Today, politicians are under growing pressure to squeeze more out of every dollar and guarantee greater access to better, more affordable healthcare for their citizens. In such a resource-constrained environment, wasting trillions of dollars on health every year is not viable. This note provides an overview of some of the approaches and policy options that the National Health Service in England has been using to maximise value for money.
This post previews preliminary answers to one initial question: what can we say about the size and nature of health commodity markets in low- and middle-income countries? We share early insights; list the data sources we used, while also signalling others we hope to draw on going forward; and highlight our assumptions and caveats.
What can we say about the relative size and composition of health commodity markets across different countries? While it is possible to answer this question for high-income countries, and especially OECD markets, data to analyze such trends across low- and middle-income countries are harder to come by. We took a stab at piecing together publicly available data sources to find an initial answer as part of the background work to inform the CGD Working Group on the Future of Global Health Procurement. The working group aims to develop actionable policy recommendations on how smarter, more efficient procurement practices over the next 10-20 years can ensure high-quality health commodities are available at affordable prices to those who need them the most. And a better understanding of the size and composition of health commodity markets in low- and middle-income countries is essential to that effort.
You can find a full description of our methods, data sources, preliminary findings, caveats, and plans for next steps in our new CGD note. Here is a quick preview of our early findings and initial analyses. If you have questions, feedback, or ideas for us, please reach out in the comments section below.
As a starting point, we aggregated multiple publicly available sources of data on the value of multiple health commodities (pharmaceuticals, hospital consumables, diagnostic devices, bed nets, vaccines) for 2015 across 50 low- and middle-income countries (we included countries with GNI per capita < $7000; China is not included). Our analysis also differentiates expenditures between the public (i.e., governments, social health insurance funds, as well as grants and loans from donors and NGOs) and the private (i.e., out-of-pocket spending, private insurance, as well as private not-for-profit, charitable, and faith-based organizations) sectors. By doing so, we aim to estimate the split between government, donor/NGO, and private procurement. And we are also interested in understanding how these different sectors carry out procurement functions. For example, is procurement consolidated or fragmented?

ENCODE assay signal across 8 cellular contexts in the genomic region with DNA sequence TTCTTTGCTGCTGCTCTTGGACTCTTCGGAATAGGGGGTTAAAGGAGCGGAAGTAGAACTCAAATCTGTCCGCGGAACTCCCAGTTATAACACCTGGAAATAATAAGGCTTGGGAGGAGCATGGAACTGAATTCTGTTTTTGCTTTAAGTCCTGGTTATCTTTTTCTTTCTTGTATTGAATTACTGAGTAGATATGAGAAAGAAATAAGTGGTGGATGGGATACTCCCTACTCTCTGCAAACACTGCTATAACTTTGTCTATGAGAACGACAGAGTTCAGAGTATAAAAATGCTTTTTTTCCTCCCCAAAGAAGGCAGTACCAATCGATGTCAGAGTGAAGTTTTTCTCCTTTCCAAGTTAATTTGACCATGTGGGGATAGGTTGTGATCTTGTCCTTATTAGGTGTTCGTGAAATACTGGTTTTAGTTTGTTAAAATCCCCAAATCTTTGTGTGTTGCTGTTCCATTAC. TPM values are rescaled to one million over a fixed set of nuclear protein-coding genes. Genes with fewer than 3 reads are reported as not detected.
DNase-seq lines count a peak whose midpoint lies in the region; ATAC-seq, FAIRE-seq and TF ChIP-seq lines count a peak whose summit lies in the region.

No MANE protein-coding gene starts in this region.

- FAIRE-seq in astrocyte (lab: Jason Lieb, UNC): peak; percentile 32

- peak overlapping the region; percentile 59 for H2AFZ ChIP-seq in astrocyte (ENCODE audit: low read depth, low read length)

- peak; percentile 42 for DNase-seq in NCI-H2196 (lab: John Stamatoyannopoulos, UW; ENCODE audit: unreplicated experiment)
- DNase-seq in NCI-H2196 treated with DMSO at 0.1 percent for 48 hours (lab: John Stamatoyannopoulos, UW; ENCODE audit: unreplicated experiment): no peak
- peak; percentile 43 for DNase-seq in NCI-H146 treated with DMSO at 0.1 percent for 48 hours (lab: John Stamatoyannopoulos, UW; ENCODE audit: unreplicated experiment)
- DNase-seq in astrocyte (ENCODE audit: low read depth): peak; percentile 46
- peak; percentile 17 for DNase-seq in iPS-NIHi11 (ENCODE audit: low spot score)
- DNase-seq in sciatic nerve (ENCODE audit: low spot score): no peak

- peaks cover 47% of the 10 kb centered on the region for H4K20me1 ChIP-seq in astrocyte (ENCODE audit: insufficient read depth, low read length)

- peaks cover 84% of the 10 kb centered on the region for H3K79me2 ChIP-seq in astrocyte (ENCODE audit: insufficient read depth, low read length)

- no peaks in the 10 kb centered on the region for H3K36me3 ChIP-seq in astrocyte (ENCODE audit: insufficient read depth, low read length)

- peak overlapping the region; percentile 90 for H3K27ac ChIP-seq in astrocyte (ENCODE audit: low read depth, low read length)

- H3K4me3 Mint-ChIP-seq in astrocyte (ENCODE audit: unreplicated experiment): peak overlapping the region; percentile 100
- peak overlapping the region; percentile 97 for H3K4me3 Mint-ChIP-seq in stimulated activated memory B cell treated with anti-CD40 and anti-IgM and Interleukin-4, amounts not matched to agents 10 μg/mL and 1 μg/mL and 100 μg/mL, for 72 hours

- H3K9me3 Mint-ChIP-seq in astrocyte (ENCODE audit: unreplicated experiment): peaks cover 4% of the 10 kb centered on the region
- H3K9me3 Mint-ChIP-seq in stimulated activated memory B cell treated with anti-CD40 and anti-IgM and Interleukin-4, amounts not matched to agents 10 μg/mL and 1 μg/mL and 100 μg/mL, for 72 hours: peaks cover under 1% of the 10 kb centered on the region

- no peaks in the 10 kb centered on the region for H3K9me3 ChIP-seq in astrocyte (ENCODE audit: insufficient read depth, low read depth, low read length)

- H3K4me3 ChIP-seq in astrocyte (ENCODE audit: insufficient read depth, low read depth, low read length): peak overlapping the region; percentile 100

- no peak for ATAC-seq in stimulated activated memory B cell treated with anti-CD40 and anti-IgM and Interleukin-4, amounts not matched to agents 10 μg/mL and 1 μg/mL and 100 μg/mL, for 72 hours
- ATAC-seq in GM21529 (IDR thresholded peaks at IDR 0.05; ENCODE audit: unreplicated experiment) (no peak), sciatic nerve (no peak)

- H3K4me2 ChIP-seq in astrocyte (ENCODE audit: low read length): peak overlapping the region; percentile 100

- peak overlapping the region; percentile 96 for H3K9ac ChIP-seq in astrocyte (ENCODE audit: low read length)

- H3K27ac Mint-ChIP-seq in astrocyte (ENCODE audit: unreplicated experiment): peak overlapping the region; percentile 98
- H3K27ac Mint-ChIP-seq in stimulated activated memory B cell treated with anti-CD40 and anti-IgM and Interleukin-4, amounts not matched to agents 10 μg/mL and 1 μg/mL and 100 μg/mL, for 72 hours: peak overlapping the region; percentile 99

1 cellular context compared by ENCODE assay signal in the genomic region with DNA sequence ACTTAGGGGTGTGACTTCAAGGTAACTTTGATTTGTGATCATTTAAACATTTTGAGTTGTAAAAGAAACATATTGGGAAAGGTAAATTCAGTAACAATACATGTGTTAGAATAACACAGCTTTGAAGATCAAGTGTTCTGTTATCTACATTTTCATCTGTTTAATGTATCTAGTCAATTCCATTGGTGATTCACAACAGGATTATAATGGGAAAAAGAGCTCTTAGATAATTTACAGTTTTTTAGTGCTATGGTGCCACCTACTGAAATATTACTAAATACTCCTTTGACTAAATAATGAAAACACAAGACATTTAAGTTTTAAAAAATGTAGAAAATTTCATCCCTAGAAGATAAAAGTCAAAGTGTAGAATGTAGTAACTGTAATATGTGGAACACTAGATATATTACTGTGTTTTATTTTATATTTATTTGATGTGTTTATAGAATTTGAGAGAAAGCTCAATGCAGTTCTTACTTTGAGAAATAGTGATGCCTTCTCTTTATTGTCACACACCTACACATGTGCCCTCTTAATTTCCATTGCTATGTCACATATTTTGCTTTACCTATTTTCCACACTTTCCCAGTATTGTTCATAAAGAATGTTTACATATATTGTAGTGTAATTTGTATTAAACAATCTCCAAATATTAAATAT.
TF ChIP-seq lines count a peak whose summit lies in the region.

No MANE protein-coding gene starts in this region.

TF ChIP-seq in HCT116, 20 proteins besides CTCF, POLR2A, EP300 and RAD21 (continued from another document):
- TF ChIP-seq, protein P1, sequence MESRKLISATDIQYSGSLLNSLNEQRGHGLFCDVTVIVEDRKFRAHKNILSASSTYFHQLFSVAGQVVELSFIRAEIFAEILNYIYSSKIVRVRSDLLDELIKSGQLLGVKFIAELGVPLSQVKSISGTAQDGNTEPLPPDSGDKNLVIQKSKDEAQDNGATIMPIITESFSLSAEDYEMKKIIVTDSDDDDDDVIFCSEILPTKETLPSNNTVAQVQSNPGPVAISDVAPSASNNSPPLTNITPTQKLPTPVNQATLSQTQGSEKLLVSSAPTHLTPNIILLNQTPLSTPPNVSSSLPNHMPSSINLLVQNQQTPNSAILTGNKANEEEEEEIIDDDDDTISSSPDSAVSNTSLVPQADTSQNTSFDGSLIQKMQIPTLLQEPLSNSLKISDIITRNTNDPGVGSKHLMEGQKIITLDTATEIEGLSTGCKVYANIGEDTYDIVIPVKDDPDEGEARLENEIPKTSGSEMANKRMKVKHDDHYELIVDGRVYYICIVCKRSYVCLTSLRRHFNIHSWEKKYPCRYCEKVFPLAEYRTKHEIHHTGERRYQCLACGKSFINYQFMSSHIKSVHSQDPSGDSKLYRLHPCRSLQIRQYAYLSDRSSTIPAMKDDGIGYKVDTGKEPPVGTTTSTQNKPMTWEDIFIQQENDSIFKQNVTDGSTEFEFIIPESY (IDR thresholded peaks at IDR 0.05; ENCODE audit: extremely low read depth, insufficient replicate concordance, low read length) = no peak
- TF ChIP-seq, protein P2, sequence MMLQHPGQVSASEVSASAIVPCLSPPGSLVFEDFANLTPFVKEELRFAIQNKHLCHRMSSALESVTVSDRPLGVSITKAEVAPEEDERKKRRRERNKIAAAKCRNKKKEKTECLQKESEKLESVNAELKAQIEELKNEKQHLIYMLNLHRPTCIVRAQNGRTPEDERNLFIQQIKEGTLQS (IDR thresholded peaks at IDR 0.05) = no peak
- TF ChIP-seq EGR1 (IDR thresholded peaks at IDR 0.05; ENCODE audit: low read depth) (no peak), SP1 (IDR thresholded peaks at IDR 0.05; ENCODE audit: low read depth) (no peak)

The WHO World Medicines Situation 2011 report, which estimated total pharmaceutical expenditure for 161 countries using data for 2006, is to our knowledge the most recent estimate predating our work. Our initial findings (depicted in figure 1), though not directly comparable, provide more recent estimates and also differentiate donor/NGO funding—a component the WHO report did not capture. The WHO analysis estimated that 77 percent of health commodities in the low-income countries (LICs) they studied were financed by the private sector. Our methodology suggests a much lower proportion of 36 percent in LICs, but a comparable level of private finance in lower-middle-income countries (LMICs) and upper-middle-income countries (UMICs). It is worth noting that India—where the health commodity market is mostly privately financed—moved from LIC to LMIC status in 2008, which would significantly shift estimates for the two groupings. In addition, the levels of donor assistance for HIV nearly doubled between 2006 and 2015, which we believe has significantly increased the relative share of the health commodity market from donor financing, especially in LICs.